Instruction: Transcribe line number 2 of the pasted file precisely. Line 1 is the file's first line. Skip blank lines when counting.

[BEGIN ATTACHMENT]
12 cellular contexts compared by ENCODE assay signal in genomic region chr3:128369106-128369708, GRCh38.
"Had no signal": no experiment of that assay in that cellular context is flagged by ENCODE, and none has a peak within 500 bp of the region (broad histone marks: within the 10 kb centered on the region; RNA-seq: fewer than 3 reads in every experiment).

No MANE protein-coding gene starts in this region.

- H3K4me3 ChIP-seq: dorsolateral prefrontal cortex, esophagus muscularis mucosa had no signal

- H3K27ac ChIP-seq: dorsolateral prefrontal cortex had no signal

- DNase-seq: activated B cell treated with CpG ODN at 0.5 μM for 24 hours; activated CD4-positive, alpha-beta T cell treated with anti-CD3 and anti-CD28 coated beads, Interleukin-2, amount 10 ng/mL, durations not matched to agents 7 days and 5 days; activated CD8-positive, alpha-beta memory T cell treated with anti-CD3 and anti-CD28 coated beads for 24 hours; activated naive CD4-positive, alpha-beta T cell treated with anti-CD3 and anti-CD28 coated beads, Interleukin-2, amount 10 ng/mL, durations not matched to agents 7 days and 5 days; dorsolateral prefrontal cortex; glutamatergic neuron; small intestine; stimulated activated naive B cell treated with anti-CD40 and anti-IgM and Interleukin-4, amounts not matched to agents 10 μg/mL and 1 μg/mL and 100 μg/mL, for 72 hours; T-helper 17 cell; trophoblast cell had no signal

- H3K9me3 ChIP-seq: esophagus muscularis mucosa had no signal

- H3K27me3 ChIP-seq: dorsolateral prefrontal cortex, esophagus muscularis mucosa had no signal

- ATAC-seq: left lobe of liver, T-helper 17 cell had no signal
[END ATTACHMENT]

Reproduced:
"Had no signal": no experiment of that assay in that cellular context is flagged by ENCODE, and none has a peak within 500 bp of the region (broad histone marks: within the 10 kb centered on the region; RNA-seq: fewer than 3 reads in every experiment).